Published September 21, 2012
New research has revealed that life expectancy for the least-educated white Americans has been on the decline – falling by four years since 1990, the New York Times reported.
While trends have shown that the most educated Americans have been continually increasing in life expectancy, four recent studies have revealed small declines in mortality. This most recent study – out of the University of Illinois at Chicago – looked specifically at those who did not have a high school diploma, and whites showed the sharpest decline.
Further analysis of mortality data showed that white women lacking a diploma had the biggest decline – losing five years of life between 1990 and 2008, according to the New York Times. In contrast, the life expectancy for black women without a high school diploma had exceeded that of their white counterparts since 2008.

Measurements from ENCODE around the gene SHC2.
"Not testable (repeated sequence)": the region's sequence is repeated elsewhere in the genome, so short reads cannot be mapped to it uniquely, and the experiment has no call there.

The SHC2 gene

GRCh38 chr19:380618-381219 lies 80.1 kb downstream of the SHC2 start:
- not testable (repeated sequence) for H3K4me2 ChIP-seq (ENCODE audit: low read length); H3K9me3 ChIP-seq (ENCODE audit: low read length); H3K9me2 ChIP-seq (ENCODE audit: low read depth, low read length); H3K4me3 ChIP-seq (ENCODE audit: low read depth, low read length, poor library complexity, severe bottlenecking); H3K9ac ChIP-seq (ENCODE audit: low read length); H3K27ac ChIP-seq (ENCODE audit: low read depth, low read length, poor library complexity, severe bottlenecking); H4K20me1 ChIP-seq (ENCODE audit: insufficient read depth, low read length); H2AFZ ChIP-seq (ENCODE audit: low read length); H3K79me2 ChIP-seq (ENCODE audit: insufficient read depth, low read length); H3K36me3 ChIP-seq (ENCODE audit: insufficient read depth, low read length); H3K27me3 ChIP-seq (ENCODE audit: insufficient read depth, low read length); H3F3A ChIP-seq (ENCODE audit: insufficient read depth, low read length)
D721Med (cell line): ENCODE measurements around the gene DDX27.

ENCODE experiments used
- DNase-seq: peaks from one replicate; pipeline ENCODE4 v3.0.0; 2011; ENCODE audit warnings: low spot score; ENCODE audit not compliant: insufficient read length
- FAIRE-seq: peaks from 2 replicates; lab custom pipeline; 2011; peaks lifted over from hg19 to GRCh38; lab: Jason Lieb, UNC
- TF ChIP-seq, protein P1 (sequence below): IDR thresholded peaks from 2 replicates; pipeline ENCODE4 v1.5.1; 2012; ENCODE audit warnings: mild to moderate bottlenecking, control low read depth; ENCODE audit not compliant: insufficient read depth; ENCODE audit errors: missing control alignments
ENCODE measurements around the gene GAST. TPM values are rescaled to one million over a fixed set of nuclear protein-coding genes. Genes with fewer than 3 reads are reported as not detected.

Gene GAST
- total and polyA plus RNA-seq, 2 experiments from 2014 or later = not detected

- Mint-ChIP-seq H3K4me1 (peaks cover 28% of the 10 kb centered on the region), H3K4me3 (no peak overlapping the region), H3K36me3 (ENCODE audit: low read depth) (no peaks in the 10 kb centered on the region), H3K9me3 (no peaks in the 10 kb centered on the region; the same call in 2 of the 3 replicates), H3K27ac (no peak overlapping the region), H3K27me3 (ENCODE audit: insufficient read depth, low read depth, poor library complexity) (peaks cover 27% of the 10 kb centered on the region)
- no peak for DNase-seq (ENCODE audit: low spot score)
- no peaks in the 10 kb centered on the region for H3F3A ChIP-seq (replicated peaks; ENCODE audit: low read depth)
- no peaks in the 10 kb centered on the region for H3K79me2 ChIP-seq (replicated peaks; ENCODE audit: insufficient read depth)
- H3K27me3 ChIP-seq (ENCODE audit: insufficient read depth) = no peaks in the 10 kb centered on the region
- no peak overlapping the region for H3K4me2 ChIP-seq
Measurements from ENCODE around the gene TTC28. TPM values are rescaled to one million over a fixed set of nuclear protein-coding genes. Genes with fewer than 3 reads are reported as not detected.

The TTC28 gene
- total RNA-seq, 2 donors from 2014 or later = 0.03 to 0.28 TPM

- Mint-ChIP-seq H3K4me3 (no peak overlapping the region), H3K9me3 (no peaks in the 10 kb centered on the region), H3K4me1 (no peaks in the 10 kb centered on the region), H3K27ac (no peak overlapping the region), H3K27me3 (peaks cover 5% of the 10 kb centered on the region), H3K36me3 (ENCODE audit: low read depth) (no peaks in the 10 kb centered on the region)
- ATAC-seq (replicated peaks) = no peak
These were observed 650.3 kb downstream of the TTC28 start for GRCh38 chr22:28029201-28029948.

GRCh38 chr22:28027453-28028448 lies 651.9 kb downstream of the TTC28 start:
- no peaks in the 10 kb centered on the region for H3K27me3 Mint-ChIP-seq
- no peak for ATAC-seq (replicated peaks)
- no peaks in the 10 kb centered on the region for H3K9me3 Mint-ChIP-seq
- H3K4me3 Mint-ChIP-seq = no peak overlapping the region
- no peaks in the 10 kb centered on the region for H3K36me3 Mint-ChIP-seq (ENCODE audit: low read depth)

S. Jay Olshanksy, public health professor at the University of Illinois and lead investigator, said that he and his colleagues do not exactly know why they saw these trends, but they have a few theories. They cited the recent rise in prescription drug overdoses among whites, the fact that less educated whites have higher smoking rates, the obesity epidemic and the continual increase of less educated people lacking health insurance, the New York Times said.